MADISON (WITI) -- Gov. Scott Walker plans to expand the state of Wisconsin's voucher program, saying it's a way to get kids out of failing schools. However, Gov. Walker is meeting opposition from Democrats, and even some Republicans.
Gov. Walker is expected to unveil his state budget on Wednesday, and says he plans to expand Wisconsin's voucher program when he unveils his budget this week.
"One of the driving forces behind that is trying to raise performance," Gov. Walker said.
Under Gov. Walker's plan for expansion, vouchers would be allowed in districts where at least two schools with 4,000 or more students have received a D or an F on a state report card.
"Those families whose sons or daughters are in line to go to a school that's failing to meet expectations, we believe they should be given a viable alternative," Gov. Walker said.
Gov. Walker could face a challenge from key Republicans.
State Senate President Mike Ellis called the plan flawed, and Senator Luther Olson, the chairman of the state's Education Committee didn't give it a ringing endorsement, saying "we'll see."
Republicans hold an 18-15 majority in the Senate, so two GOP defections would likely kill the plan.
That is precisely what public school advocates want.
"Because people don't like our Parks System, we're not giving out vouchers for people to sign up for Country Clubs, so why are we doing that with our schools? It just doesn't make sense," State Sen. Chris Larson (D - Milwaukee) said.
The minority leader of the Wisconsin Senate, Larson is opposed to the expansion because the state doesn't hold private schools to the same standards of transparency and accountability as it does with public schools.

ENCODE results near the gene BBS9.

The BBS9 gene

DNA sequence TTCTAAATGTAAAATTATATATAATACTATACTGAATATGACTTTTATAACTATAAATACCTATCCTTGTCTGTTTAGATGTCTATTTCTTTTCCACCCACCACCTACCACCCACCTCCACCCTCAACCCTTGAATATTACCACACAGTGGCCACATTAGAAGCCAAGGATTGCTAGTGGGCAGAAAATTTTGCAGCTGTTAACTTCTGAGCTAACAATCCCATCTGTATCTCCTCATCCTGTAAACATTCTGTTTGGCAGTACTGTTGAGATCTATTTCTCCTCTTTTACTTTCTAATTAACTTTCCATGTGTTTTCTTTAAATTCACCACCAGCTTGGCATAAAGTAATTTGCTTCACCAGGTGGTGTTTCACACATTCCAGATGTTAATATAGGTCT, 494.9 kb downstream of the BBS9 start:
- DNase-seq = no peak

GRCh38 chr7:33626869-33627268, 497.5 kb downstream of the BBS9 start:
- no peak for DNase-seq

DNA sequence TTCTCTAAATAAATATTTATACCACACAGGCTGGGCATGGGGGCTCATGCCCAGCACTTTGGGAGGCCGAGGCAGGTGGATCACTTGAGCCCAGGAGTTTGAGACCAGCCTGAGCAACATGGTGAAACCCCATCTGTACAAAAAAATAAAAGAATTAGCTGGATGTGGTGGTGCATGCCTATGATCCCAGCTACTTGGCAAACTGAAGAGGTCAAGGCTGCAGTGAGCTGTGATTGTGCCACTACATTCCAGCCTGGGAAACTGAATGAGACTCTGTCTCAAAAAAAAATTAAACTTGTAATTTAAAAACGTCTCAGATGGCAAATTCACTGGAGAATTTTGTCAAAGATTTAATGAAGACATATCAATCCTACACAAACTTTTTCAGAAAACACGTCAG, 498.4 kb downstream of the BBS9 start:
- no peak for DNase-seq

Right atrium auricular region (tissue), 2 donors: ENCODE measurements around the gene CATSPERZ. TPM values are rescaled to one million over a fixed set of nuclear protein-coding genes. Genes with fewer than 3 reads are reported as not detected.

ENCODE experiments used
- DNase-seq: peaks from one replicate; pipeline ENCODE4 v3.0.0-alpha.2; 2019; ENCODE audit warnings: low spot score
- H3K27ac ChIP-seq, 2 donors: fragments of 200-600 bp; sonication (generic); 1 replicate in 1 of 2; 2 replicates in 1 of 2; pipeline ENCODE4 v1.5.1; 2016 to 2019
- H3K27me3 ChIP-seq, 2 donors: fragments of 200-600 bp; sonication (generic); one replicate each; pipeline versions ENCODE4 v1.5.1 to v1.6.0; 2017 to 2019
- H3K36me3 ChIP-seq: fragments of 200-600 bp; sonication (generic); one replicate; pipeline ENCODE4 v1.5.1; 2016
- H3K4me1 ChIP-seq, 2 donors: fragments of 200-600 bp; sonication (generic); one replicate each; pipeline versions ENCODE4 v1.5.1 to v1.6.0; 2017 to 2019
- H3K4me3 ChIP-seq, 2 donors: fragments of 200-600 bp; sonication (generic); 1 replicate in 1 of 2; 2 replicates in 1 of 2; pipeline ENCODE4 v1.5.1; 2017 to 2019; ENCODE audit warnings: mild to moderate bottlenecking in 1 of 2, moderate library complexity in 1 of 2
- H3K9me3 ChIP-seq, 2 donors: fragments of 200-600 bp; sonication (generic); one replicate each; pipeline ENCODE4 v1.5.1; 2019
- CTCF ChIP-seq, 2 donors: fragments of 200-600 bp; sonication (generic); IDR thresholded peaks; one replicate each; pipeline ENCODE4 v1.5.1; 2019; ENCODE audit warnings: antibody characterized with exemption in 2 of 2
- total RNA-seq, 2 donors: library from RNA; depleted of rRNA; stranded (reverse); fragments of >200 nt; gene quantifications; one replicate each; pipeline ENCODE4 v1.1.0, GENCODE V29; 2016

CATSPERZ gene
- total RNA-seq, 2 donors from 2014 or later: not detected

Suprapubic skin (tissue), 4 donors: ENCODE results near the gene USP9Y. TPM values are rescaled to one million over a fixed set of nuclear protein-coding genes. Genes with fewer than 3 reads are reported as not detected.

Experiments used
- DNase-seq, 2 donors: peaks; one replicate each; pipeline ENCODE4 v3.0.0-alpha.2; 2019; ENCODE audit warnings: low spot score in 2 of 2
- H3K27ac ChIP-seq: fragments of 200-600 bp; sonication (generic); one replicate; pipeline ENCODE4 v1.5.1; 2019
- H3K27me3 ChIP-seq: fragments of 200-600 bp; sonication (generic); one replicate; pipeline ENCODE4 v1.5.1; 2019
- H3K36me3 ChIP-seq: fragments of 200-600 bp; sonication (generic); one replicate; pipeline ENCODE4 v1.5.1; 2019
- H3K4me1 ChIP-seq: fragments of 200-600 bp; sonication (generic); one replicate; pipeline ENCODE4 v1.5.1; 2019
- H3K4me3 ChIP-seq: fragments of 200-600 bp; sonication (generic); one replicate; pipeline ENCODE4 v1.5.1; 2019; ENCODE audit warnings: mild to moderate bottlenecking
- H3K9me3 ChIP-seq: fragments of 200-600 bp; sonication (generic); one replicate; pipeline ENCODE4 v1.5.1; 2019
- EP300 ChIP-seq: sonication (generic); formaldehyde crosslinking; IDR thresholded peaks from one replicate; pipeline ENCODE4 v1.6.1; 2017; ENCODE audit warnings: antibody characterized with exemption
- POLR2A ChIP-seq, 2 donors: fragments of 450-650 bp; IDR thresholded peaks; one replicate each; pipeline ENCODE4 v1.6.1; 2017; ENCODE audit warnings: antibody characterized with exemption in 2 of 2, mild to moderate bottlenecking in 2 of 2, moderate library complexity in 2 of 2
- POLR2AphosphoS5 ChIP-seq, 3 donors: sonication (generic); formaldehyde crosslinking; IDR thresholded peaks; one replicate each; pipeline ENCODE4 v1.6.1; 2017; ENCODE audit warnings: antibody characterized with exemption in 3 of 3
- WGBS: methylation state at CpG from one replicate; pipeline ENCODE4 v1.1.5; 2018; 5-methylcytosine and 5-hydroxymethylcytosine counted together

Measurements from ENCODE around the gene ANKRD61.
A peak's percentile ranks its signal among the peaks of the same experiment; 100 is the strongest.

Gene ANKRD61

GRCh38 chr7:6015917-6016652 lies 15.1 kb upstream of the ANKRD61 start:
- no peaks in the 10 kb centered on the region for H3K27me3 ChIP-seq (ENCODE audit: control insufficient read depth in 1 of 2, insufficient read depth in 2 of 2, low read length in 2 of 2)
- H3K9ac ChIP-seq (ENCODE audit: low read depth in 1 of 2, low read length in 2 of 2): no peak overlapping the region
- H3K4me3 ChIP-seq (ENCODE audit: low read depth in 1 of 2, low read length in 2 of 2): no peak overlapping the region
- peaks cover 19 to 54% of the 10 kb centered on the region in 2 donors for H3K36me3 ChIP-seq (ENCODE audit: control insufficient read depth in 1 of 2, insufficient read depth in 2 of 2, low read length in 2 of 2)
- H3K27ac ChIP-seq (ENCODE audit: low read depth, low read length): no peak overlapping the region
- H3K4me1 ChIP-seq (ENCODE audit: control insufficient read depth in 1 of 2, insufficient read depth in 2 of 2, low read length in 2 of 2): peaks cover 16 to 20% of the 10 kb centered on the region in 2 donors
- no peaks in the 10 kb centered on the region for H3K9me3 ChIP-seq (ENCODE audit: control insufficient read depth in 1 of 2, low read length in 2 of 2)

"Before we throw more money at the problem, we have to make sure the money we're spending is invested wisely," Larson said.
That's exactly the argument that Gov. Walker is making with the public schools. He says you can't throw more money at the public schools and expect them to show different results.
"He's saying that, but at the same time we have ways to actually find out what's going on with our public schools, that's not happening in our voucher schools. They only choose to report what they want to and at the same time they have no problem accepting taxpayer dollars," Larson said.
"Any school where there's public money involved will be involved in the report card system, so any parent anywhere in the state can look at the report card and know whether the kid goes to a traditional school, a charter school, a voucher school, a virtual school can know what the score is," Gov. Walker said.
School choice already exists in Milwaukee and Racine, but Gov. Walker would expand it to nine other school districts where there are failing schools, including Kenosha, Waukesha, West Allis, West Milwaukee and Sheboygan.
Gov. Walker would also increase the amount of money given to each student to offset the cost of a private education. Right now, vouchers are about $6,500.
Gov. Walker would increase that to $7,050 for kids up to eighth-grade and more than $7,800 for students in high school.
"Instead of looking at what's good for our students, what's good for education, he's looking at what's going to be good for his next election," Larson said.
"There's no other agenda than that it's pretty straight forward. I just want to make sure every kid has access to a great education," Gov. Walker said.